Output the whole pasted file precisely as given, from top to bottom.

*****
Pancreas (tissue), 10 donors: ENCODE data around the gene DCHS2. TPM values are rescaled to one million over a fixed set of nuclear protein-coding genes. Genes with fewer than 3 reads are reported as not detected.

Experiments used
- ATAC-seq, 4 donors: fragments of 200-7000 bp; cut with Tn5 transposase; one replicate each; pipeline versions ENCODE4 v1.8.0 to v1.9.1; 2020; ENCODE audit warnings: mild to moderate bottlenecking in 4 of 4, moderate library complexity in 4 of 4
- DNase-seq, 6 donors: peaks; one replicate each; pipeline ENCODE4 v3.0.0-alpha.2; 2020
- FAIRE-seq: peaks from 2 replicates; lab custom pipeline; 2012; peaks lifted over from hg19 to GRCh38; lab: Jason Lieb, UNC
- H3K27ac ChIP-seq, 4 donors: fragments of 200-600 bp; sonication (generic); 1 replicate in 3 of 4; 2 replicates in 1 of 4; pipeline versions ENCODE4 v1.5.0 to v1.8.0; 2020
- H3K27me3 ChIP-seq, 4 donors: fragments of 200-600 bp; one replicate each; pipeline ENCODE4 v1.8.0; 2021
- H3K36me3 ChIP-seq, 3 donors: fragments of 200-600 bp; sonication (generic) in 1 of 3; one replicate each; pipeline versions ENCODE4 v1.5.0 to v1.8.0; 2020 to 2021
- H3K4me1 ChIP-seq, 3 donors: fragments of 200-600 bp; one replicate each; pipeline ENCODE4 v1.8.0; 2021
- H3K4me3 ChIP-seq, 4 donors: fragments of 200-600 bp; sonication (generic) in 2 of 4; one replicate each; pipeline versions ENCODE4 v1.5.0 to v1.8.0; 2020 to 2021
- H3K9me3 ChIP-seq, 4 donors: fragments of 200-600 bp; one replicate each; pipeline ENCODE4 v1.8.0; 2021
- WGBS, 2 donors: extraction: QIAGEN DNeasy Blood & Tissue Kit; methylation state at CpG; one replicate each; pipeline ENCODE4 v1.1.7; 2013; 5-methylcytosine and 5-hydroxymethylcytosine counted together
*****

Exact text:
Pancreas (tissue), 10 donors: ENCODE data around the gene DCHS2. TPM values are rescaled to one million over a fixed set of nuclear protein-coding genes. Genes with fewer than 3 reads are reported as not detected.

Experiments used
- ATAC-seq, 4 donors: fragments of 200-7000 bp; cut with Tn5 transposase; one replicate each; pipeline versions ENCODE4 v1.8.0 to v1.9.1; 2020; ENCODE audit warnings: mild to moderate bottlenecking in 4 of 4, moderate library complexity in 4 of 4
- DNase-seq, 6 donors: peaks; one replicate each; pipeline ENCODE4 v3.0.0-alpha.2; 2020
- FAIRE-seq: peaks from 2 replicates; lab custom pipeline; 2012; peaks lifted over from hg19 to GRCh38; lab: Jason Lieb, UNC
- H3K27ac ChIP-seq, 4 donors: fragments of 200-600 bp; sonication (generic); 1 replicate in 3 of 4; 2 replicates in 1 of 4; pipeline versions ENCODE4 v1.5.0 to v1.8.0; 2020
- H3K27me3 ChIP-seq, 4 donors: fragments of 200-600 bp; one replicate each; pipeline ENCODE4 v1.8.0; 2021
- H3K36me3 ChIP-seq, 3 donors: fragments of 200-600 bp; sonication (generic) in 1 of 3; one replicate each; pipeline versions ENCODE4 v1.5.0 to v1.8.0; 2020 to 2021
- H3K4me1 ChIP-seq, 3 donors: fragments of 200-600 bp; one replicate each; pipeline ENCODE4 v1.8.0; 2021
- H3K4me3 ChIP-seq, 4 donors: fragments of 200-600 bp; sonication (generic) in 2 of 4; one replicate each; pipeline versions ENCODE4 v1.5.0 to v1.8.0; 2020 to 2021
- H3K9me3 ChIP-seq, 4 donors: fragments of 200-600 bp; one replicate each; pipeline ENCODE4 v1.8.0; 2021
- WGBS, 2 donors: extraction: QIAGEN DNeasy Blood & Tissue Kit; methylation state at CpG; one replicate each; pipeline ENCODE4 v1.1.7; 2013; 5-methylcytosine and 5-hydroxymethylcytosine counted together